The story of Jesus’ death and resurrection continues in Book Two. He presented himself alive to them after his suffering by many proofs, appearing to them during forty days and speaking about the kingdom of God.

For the disciples, “Jesus is risen from the dead” became their motivation. Jesus’ resurrection turned unbelieving, scared disciples into faithful, bold apostles who carried this message to the ends of the earth. And though Jesus’ ascension meant that he would visibly leave his disciples – his work continued through them.

And while staying with them he ordered them not to depart from Jerusalem, but to wait for the promise of the Father, which, he said, “you heard from me; for John baptized with water, but you will be baptized with the Holy Spirit not many days from now.”

Jesus prepared the disciples for Pentecost, and the outpouring of the Holy Spirit. They would be sent to proclaim repentance and forgiveness of sins to all nations.

The same story continues with us. The same Holy Spirit is poured out on us in the water and word of Baptism. And just like Jesus’ work he began in Book One of Luke’s Gospel and continued in Book Two, Baptism is God’s work he began in you on the day of your Baptism and continues in you throughout your life. In your baptism, the Holy Spirit is continually writing the story of Jesus for you, living in us, keeping us in the faith, calling, gathering, enlightening by the Gospel, pointing us to Jesus’ forgiveness, and giving us the fruit of faith in good works and love for our neighbors.

Though it seems like Jesus’ ascension is the end of the story, it isn’t. Jesus’ words are like the table of contents for Book Two. Jesus’s story of the Gospel spreads just as Jesus promised. It begins in Jerusalem and spreads to Samaria; by the end of Book Two it had reached what seemed like the ends of the earth in the 1st century.

Today, Jesus’ story continues. The ends of the earth have grown a bit since the first century. Book Two continues We’re part of the book of Acts. We each have our own Jerusalems and Judeas and Samarias: our children, friends, and family members; our coworker or neighbors you invite to Sunday School, church, and bible class. You don’t need to go to the ends of the earth to proclaim the Gospel, the ends of the earth are right here in Huntington Beach, in our soccer leagues, schools, and grocery stores.

Seems like an impossible, overwhelming task. Left to our own, it is. But Jesus promised to be with us in Book two. I will be with you always, even to the end of the age.

And when he had said these things, as they were looking on, he was lifted up, and a cloud took him out of their sight.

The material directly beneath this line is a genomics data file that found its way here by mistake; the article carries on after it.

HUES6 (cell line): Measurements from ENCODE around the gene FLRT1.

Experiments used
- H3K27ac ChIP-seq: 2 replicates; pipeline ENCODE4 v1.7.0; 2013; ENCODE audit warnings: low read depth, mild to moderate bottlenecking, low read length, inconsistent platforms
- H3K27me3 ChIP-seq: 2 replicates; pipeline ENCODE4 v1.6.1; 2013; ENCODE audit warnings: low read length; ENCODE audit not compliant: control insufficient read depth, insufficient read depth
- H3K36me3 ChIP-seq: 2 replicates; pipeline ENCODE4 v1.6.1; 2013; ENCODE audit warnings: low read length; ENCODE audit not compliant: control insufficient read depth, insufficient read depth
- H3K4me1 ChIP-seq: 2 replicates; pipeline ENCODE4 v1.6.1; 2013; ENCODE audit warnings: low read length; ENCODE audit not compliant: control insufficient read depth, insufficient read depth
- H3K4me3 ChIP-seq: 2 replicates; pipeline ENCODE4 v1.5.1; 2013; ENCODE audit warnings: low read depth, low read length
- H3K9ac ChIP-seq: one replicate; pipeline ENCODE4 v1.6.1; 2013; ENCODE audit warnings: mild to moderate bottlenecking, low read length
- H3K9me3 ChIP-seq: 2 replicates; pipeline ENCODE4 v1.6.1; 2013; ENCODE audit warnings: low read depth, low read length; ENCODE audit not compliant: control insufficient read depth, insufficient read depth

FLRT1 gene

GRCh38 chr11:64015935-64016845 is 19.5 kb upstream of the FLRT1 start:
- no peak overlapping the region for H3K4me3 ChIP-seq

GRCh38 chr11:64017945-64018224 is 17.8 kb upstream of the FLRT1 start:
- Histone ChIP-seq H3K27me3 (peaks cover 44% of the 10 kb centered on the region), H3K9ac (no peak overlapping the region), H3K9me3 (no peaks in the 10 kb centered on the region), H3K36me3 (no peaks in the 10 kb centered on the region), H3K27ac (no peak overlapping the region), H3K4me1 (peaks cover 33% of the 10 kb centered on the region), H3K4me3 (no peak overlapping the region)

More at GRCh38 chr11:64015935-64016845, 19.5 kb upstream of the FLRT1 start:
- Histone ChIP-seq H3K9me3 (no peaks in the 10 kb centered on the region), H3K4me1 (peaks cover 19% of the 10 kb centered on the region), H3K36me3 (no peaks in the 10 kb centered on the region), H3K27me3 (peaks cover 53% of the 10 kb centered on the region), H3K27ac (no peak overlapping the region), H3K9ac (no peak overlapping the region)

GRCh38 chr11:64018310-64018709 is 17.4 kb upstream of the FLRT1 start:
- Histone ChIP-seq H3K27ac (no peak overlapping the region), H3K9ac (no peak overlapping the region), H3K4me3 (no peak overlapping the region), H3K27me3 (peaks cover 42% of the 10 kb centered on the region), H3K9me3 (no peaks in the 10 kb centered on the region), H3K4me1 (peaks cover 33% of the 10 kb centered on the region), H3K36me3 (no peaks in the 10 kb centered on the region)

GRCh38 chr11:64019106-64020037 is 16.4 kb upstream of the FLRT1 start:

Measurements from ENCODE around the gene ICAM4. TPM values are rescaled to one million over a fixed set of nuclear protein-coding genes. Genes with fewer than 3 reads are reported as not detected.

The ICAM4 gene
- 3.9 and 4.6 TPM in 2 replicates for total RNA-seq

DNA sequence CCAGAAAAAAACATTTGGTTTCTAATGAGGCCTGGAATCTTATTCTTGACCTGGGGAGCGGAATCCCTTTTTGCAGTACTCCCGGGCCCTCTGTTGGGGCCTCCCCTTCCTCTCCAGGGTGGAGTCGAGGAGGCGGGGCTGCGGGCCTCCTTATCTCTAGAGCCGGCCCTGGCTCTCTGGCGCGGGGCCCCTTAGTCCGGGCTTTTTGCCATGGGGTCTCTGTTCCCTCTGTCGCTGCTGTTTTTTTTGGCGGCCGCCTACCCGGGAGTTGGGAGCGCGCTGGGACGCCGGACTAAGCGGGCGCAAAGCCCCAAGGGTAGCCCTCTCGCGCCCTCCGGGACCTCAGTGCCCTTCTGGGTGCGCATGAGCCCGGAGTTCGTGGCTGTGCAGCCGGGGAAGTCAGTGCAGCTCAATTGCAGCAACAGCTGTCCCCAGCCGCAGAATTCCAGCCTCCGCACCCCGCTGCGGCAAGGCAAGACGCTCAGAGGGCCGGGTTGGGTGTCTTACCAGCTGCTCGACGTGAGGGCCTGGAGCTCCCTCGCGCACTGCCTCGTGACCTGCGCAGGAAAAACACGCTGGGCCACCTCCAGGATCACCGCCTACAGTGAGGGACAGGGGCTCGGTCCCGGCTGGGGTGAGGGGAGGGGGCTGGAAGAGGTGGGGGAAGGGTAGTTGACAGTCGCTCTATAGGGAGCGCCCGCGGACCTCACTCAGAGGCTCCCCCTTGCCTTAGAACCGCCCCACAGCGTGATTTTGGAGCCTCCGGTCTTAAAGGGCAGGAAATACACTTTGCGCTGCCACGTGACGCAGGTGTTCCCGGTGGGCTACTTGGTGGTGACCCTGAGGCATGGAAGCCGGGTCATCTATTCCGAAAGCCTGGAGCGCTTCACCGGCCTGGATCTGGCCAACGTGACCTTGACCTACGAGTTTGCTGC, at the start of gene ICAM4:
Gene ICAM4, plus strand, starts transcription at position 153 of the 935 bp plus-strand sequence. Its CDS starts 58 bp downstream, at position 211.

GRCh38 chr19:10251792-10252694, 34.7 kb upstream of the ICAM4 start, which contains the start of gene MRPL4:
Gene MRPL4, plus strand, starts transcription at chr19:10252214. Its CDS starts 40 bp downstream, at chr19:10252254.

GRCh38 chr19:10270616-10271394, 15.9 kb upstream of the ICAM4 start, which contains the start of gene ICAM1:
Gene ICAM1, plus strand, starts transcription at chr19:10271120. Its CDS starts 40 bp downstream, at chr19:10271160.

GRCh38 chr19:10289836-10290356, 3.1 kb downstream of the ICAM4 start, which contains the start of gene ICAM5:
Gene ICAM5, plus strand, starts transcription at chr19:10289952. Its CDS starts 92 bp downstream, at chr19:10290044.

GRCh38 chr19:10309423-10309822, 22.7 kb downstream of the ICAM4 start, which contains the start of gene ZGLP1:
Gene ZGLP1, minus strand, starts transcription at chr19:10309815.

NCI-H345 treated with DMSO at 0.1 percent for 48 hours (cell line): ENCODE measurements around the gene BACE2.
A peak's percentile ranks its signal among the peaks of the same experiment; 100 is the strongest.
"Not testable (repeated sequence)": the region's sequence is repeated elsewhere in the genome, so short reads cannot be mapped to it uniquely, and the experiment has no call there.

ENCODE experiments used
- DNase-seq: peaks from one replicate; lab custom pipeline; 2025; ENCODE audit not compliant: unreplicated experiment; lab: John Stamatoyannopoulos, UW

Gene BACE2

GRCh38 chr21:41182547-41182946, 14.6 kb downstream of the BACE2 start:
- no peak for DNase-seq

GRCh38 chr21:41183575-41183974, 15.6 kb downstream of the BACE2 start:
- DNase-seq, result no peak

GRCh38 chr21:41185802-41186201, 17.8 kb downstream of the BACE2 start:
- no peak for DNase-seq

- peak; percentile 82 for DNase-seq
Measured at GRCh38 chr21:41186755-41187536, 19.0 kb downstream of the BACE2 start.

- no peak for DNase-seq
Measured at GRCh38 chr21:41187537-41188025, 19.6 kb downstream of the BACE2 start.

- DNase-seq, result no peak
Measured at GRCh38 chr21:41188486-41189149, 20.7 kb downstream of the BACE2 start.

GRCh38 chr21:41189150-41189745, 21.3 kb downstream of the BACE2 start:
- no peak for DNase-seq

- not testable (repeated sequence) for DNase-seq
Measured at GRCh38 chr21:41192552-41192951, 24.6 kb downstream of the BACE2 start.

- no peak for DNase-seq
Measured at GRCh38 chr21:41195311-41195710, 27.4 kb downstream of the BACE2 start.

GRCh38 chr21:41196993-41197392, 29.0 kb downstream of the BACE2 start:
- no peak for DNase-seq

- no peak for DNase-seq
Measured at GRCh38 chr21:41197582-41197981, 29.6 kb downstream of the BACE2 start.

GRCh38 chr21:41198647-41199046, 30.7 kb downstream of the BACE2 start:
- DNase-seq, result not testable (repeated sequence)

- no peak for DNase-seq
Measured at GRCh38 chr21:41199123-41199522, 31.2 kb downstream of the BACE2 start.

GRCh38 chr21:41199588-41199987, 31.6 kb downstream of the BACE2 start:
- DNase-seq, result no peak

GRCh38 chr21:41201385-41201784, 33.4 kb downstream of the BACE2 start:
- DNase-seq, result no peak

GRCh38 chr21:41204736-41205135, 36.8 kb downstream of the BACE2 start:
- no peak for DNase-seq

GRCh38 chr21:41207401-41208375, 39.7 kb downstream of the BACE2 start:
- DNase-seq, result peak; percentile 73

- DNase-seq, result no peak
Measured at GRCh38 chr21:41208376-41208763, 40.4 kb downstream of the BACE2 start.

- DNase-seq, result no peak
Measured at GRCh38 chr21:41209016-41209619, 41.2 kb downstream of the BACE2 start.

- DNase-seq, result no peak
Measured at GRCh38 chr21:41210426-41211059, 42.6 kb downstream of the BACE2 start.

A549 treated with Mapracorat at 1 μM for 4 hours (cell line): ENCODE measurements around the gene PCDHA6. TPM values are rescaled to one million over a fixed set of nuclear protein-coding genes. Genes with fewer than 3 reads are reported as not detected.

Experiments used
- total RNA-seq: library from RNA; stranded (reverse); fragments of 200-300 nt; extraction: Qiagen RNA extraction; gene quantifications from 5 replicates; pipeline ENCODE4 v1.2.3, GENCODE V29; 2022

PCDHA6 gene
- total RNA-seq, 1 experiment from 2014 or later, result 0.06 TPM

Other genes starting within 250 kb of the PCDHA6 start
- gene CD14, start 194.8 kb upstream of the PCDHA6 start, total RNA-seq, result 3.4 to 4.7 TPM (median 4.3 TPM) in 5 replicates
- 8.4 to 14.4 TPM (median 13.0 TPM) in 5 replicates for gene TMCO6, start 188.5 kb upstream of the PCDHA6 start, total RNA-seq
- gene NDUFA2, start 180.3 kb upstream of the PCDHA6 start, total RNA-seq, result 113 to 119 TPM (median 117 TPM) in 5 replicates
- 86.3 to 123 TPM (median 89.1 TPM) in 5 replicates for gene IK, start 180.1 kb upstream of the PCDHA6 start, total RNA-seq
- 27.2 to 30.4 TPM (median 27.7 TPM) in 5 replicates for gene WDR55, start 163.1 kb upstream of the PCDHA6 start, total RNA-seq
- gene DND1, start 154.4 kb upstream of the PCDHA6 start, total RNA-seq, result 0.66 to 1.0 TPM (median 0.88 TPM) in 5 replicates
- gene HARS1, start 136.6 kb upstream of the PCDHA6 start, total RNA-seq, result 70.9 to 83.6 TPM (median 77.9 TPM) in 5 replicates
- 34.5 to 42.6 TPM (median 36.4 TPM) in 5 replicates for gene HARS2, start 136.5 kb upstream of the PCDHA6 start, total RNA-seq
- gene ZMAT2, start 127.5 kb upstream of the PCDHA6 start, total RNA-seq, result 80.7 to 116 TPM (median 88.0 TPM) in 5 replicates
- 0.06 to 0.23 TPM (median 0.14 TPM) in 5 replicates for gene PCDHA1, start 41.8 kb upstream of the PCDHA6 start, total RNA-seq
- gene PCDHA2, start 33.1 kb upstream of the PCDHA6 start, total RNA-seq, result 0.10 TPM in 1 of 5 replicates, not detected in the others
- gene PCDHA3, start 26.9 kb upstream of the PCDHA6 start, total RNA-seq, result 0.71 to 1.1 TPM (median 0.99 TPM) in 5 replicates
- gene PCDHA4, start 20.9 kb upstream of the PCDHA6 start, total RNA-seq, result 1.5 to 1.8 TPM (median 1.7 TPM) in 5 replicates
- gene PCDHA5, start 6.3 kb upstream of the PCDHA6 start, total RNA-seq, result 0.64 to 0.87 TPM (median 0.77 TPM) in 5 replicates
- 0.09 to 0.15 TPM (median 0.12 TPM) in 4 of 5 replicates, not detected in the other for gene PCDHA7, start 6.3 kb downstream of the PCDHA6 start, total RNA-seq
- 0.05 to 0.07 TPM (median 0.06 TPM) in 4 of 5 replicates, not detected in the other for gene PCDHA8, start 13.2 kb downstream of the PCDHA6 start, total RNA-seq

The disciples saw Jesus leave, but he was really going away in order to be with them. At his ascension, Jesus took his seat at the right hand of God’s power, which really isn’t a place at all. It means Jesus is constantly exercising God’s power on our behalf. It means he’s everywhere, always with us – not just in his divine nature, but also in his human nature. Jesus – true God and true man – is here with you just as he promises. Jesus prays for us, intercedes for us, guides and protects us. Jesus is continuing to write the story of our lives, our Book Two, because he has already written our names in his book of life.

Book Two has continued far beyond the completion of Luke’s second writing. In fact, Book Two continues to the end of time. Even the end of the Book of Acts leaves it open for a third book. Some of the best stories, after all, are written in trilogies: Lord of the Rings and Star Wars.

Luke didn’t write a Book Three. But if he did, we could imagine how he might write the story, a never-ending story of Jesus.

And while they were gazing into heaven as he went, behold, two men stood by them in white robes, and said, “Men of Galilee, why do you stand looking into heaven? This Jesus, who was taken up from you into heaven, will come in the same way as you saw him go into heaven.”

Someday, there will be a Book Three, and it’ll begin like this, This Jesus, who was taken up from you into heaven, will come in the same way as you saw him go into heaven.

Jesus ascended into heaven to prepare a place for us and promised to return to take us home with him. And that is one book, one great story that will never end.

But I suppose that’s a story for another day, an endless day.

A blessed Ascension Day to each of you…

In the Name of the Father and of the + Son and of the Holy Spirit.